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Johann Sebastian BACH (1685-1750)
Sonatas for Viola da Gamba and Harpsichord
Sonata for harpsichord and viola da gamba in G (BWV 1027)* [15:17]
Trio for organ in d minor (BWV 583)* [06:02]
Trio for organ in g minor (BWV 584)* [03:10]
Sonate for harpsichord and viola da gamba in D (BWV 1028)* [18:09]
Sonata for harpsichord in a minor (BWV 967) [03:59]
Sonata for harpsichord in D (BWV 963) [10:27]
Sonata for harpsichord and viola da gamba in g minor (BWV 1029)* [18:39]
Aapo Häkkinen (harpsichord), Mikko Perkola (viola da gamba)*
rec. October 2006, St Peter's Church, Siuntio, Finland DDD
NAXOS 8.570210 [75:42] 
Experience Classicsonline


Bach's sonatas for harpsichord and viola da gamba - to mention the instruments in the right order - were not the last pieces ever composed for the viola da gamba. They were however written at a time when the instrument was beginning to be relegated to the sidelines. It was gradually overshadowed by the cello, although it would take some time before any music was written for the cello as a solo instrument.
 

Bach used the viola da gamba in a number of pieces, including vocal works, such as the Passions. It is mostly used for moments of deep expression, as in the famous 'Actus tragicus' (BWV 106). We do not know when the three sonatas were written, but what seems clear is that they are arrangements of sonatas for a different scoring. 

As there are only three sonatas the artists and the record company have to think about what to use as fillers. Not many companies dare to produce a disc which lasts less than 38 minutes although the recording by Michael Behringer and Hille Perl in the Hänssler Bach Edition is an exception. One of the solutions is to play very slowly. I am sure that was not the reasoning behind the choice of tempi in these performances, but it certainly helps. And the tempi are generally very slow indeed. The three sonatas together take here more than 52 minutes. Admittedly, Behringer and Perl are pretty fast, but even performances in a more moderate tempo take less time, like Piet and Wieland Kuijken (Arcana) at a little under 48 minutes. Most astonishing in this respect is the andante of the Sonata in D, which takes more than six minutes and is without doubt the slowest performance I have ever heard. As a result this movement just drags and can easily lull one to sleep. Most fast movements are slowish too, and in general the result is that the natural flow of the music is lacking and that too often all notes get the same weight. The rhythmic pulse is also underexposed in these performances.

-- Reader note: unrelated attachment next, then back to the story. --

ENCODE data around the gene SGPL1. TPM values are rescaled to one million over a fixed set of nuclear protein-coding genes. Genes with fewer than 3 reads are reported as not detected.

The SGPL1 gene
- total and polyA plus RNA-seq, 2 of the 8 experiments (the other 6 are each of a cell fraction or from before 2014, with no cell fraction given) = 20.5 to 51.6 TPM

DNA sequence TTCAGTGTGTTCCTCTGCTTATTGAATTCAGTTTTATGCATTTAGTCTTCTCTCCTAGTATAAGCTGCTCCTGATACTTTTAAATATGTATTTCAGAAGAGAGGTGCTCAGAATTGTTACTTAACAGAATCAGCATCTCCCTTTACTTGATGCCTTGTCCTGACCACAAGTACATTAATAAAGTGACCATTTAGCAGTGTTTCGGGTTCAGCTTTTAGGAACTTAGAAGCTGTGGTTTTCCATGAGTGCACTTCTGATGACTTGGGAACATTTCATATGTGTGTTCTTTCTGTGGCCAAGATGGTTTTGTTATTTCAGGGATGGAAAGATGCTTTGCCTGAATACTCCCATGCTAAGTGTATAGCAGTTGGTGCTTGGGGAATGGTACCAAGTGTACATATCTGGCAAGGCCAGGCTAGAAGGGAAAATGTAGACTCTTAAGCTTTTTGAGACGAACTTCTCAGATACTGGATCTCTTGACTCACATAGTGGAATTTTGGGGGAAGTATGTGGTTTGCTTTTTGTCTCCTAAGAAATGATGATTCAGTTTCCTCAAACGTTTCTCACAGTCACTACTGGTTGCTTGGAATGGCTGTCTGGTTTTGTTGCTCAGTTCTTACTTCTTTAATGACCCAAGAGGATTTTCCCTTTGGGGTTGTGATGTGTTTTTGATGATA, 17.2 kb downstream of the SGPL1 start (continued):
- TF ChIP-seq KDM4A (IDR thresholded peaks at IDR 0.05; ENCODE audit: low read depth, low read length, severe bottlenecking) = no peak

In addition the balance between the two instruments is not satisfying. Right at the start, in the adagio which opens the Sonata in G, the entrance of the viola da gamba is rather massive, almost overpowering the harpsichord. But in Bach's time in all sonatas for the combination of keyboard and melody instrument the former has the lead. The best example in Bach's oeuvre is the set of six sonatas for harpsichord and violin (BWV 1014 - 1019). The sound of the viola da gamba is rather obtrusive anyway. In comparison the harpsichord sounds a bit thin, even though it is a fine instrument. 

As slow as the tempi are there was still room for additional music. It results in a programme with a playing time of almost 76 minutes, which is excellent. Four pieces have been added. The two Trios (BWV 583 and 584, the latter generally being considered spurious) are just single movements from what could have been trio-sonatas for organ, as they are stylistically close to the well-known six trio-sonatas (BWV 525 - 530). Their structure makes it plausible to play them with an instrumental ensemble, and therefore a performance of these trio movements on harpsichord and viola da gamba is fully legitimate and musically convincing. The performances are generally better than those of the sonatas for this combination. 

The other two pieces are for keyboard only and were written in the first decade of the 18th century. There is some similarity between the Suite in D and the Capriccio sopra la lontananza del suo fratello dilettissimo (BWV 992). The suite ends with a fugue in which the call of the cuckoo is imitated. The tempi in these two pieces are a bit slow too, but it doesn't disturb me as much, which is also due to Aapo Häkkinen's playing which is well differentiated, with some nice ornamentation.

The keyboard parts in the sonatas for keyboard and viola da gamba are also played well, but as I indicated the strong sound of the viola da gamba often overshadows Aapo Häkkinen's contribution. It is just one of the features of this disc which have disappointed me. But in particular the slow tempi make these performances hard to swallow. The additional pieces are just not enough to win a recommendation for this disc.

Johan van Veen

see also Review by John Sheppard

 


 


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